I had a little fun last night. Actually, I was desperately seeking a way out of a problem with some of these Tully family photos, and stumbled upon a directory that might turn out to be somewhat helpful. Helpful, that is, until the turn of the century. That century.
I’ve been emailing with the historian for the organization now known as the National Catholic Society of Foresters, seeking to find any archived information on Mrs. Thomas (Johanna) Sullivan. Johanna was the stately woman discussed in two recent posts.
Desperate to find another way to identify more information on Mrs. Sullivan, I Googled the studio where the Sullivans’ photograph was taken, Fein and Schnabel. I hardly expected to locate such a serendipitous find as I did, but here it is: an online reprint of the Chicago Historical Society’s survey, “Chicago Photographers 1847 Through 1900, as Listed in Chicago City Directories.”
Et voilà! Instant confirmation of possible dates of pictures—well, at least until 1900.
So I played around with this little toy. A little slow on the uptake it might be (I did experience some website apologies on some of my online forays there), but I still say it’s a handy little reference spot.
So, take a test drive with me.
Remember the distinguished gentleman in the unidentified uniform from yesterday? In this directory, I found that the studio that did his portrait was actually owned by Otto C. Jarmuth, who originally did business at 9222 Commercial Avenue in Chicago. That’s according to this website, which found photographer Otto C. Jarmuth listed in Chicago’s city directories, beginning in 1895. By 1897, Otto had moved his business down the street to 9130 Commercial Avenue, renaming the business, “Jarmuth Studio.” The listing continued there through the end date of the report, 1900.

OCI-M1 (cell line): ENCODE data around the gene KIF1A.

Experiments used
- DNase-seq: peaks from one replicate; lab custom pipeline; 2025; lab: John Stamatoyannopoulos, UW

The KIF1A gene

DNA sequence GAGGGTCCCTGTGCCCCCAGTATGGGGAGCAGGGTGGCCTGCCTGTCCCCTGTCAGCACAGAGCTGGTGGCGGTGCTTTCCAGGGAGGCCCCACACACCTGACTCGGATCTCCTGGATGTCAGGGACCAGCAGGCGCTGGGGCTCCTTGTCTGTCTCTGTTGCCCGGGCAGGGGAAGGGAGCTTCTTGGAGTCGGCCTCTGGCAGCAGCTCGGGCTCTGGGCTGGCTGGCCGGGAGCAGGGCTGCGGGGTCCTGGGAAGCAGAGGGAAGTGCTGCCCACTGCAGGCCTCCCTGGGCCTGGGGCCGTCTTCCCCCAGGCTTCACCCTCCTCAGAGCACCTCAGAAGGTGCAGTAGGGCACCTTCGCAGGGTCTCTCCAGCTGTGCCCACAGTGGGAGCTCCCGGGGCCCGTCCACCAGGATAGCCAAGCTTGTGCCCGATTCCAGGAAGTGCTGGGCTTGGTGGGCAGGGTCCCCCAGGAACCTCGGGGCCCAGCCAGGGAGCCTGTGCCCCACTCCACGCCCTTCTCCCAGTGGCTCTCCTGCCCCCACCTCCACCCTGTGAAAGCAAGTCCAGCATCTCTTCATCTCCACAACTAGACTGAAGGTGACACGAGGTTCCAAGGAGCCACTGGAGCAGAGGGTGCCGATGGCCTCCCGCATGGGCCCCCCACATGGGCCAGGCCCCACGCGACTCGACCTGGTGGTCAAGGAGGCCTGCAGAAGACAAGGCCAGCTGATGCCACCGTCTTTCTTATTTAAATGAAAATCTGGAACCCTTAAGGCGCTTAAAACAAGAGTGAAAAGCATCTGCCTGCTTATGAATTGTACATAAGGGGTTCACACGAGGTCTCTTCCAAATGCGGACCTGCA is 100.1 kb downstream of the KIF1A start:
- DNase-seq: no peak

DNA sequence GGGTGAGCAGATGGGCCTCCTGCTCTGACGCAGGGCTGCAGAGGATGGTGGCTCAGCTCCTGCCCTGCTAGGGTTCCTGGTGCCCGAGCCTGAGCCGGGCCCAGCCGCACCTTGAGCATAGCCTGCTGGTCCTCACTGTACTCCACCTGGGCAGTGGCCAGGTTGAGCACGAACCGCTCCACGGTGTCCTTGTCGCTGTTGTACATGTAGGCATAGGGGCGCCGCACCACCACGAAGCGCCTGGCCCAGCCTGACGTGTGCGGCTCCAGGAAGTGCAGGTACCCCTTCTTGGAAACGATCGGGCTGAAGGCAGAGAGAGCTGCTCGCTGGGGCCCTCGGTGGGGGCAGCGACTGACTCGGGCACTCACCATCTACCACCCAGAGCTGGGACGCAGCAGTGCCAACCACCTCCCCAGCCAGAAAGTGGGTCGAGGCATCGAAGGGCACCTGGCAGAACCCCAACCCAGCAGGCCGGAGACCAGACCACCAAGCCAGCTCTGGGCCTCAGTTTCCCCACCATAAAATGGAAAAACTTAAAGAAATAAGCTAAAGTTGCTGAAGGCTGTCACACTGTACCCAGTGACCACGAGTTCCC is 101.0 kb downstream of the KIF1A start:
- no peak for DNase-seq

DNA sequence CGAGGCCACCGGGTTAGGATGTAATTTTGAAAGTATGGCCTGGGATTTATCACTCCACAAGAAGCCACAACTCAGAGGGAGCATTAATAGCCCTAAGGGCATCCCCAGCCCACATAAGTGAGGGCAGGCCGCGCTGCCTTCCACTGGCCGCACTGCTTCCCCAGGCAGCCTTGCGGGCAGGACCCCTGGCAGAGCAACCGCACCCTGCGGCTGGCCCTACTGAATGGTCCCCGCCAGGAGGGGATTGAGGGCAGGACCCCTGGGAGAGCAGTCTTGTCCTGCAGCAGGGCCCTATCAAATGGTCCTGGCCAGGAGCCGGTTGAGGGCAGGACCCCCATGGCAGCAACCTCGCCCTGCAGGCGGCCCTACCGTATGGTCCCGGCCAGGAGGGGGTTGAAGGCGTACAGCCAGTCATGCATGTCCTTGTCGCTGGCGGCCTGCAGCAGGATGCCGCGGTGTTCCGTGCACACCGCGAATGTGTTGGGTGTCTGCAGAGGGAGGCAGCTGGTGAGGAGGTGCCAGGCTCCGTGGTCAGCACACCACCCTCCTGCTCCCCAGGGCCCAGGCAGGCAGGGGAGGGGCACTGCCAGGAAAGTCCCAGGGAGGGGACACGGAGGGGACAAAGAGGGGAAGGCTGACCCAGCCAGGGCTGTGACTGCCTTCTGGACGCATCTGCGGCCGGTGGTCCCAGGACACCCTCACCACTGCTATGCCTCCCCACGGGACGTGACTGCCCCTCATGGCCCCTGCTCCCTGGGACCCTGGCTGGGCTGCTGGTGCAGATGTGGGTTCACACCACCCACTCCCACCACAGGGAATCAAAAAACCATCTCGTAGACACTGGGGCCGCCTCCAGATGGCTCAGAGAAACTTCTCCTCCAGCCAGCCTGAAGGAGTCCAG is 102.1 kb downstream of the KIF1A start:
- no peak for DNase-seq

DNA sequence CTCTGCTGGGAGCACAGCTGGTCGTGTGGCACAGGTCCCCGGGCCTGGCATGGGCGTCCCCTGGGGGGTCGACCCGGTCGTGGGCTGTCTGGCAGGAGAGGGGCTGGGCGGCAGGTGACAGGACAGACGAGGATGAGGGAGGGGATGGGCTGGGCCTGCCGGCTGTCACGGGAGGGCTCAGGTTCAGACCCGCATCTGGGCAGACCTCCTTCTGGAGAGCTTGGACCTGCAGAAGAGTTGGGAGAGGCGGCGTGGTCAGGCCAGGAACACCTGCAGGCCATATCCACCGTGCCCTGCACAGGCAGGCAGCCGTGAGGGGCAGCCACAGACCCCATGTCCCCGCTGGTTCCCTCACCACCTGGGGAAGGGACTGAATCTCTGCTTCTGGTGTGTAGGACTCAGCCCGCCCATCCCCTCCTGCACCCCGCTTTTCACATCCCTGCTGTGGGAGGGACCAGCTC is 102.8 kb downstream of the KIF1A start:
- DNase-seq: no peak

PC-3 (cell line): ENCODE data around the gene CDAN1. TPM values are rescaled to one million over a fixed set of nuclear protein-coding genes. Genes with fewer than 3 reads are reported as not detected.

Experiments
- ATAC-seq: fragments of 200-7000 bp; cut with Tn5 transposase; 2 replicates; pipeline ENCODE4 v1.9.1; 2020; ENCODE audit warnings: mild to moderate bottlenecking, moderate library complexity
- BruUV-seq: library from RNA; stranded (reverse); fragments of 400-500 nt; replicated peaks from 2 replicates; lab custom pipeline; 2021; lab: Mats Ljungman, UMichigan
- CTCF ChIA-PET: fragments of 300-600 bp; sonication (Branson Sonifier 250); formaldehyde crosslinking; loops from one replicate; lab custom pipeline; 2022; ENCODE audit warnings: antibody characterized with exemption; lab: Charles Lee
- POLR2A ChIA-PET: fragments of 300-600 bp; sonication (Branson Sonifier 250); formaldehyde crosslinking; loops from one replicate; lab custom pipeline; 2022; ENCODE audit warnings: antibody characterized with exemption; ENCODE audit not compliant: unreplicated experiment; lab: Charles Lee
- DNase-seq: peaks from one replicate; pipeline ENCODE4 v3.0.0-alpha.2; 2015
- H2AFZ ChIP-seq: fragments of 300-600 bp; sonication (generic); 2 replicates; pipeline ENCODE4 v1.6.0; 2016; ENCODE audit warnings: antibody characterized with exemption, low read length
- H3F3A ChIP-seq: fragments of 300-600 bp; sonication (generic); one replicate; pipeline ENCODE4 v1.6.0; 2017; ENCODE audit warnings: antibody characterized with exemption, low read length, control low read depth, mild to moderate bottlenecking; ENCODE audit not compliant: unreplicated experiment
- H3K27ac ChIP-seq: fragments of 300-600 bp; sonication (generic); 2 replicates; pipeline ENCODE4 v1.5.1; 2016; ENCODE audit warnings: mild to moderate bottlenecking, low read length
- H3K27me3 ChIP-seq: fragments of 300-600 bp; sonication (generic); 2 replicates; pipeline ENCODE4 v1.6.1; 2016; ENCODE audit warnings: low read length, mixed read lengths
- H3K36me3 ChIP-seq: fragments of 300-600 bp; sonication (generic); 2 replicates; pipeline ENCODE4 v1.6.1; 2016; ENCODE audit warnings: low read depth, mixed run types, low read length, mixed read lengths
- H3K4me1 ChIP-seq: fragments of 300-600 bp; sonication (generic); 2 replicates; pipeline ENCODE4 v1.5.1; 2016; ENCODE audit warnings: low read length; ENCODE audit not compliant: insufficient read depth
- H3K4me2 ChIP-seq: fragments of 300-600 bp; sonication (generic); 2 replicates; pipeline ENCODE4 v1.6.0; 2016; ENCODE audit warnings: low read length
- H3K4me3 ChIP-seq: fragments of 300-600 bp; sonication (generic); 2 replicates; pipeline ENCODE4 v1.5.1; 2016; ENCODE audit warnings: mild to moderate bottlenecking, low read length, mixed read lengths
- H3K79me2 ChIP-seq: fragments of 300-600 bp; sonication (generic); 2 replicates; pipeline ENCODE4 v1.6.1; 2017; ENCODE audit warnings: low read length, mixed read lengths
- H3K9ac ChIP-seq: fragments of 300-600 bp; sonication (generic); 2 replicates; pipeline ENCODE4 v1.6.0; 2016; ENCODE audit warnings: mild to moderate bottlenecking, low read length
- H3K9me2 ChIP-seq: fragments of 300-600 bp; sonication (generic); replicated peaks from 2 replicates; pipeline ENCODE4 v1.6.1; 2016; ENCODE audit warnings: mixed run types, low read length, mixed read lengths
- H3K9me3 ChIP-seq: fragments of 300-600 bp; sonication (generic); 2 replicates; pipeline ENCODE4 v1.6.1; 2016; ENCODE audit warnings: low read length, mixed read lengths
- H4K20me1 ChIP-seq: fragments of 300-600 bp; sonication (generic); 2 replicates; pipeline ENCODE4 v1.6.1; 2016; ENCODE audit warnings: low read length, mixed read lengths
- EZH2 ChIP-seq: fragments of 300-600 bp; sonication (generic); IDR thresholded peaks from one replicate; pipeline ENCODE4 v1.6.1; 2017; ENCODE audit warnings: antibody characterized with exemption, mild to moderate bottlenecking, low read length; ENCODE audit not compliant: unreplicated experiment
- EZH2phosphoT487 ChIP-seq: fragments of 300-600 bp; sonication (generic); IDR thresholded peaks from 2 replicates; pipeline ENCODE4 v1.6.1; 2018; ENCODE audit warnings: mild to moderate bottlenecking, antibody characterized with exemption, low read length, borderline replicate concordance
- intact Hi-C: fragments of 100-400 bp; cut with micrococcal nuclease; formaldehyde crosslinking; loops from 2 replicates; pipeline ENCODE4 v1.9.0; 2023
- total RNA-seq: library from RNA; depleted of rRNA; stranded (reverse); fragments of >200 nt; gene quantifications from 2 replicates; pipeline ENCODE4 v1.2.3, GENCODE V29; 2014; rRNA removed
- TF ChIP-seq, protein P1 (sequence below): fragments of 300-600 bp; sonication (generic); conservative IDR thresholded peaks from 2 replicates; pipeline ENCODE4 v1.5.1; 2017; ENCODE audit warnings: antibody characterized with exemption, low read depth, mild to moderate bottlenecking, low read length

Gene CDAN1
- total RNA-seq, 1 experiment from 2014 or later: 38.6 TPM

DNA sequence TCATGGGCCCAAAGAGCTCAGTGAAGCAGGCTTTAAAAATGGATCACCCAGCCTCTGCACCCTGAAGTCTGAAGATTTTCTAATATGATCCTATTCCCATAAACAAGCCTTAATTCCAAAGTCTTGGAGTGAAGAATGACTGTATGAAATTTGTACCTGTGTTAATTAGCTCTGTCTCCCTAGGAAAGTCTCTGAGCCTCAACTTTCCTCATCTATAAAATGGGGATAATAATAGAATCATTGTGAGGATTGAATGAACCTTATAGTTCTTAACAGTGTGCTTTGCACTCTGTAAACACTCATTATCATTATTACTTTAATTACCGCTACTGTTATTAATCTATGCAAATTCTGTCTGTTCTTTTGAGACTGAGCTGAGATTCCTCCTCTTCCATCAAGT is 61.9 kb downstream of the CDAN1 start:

How about those photographs of William and Sarah Tully’s three sons? The family’s preferred photographer seemed to be Lindner, found in this directory under Charles W. Lindner at 9222 Commercial, listed in Chicago directories from 1890 onward, with the exception of 1895. Lindner was also the photographer for the young child pictured above. A handwritten note by the studio on the reverse divulged the location of the studio's customer: “Mrs. Mary Tulley, 150 92nd Street.” Perhaps now, given the parameters of the dates plus the client’s address, I can figure out whose picture that is.
And what about that child posing with hands to mouth? The von Dieck studio, listed on the photograph at 92nd Street and Ontario Avenue, shows in the Chicago directory at that address starting in 1892.
The directory doesn’t tell me everything I’d like to know about these photographs, but this online find is a keeper—at least it gives me a guide as to time frames for the many unidentified Chicago photographs whose subjects I am now pursuing.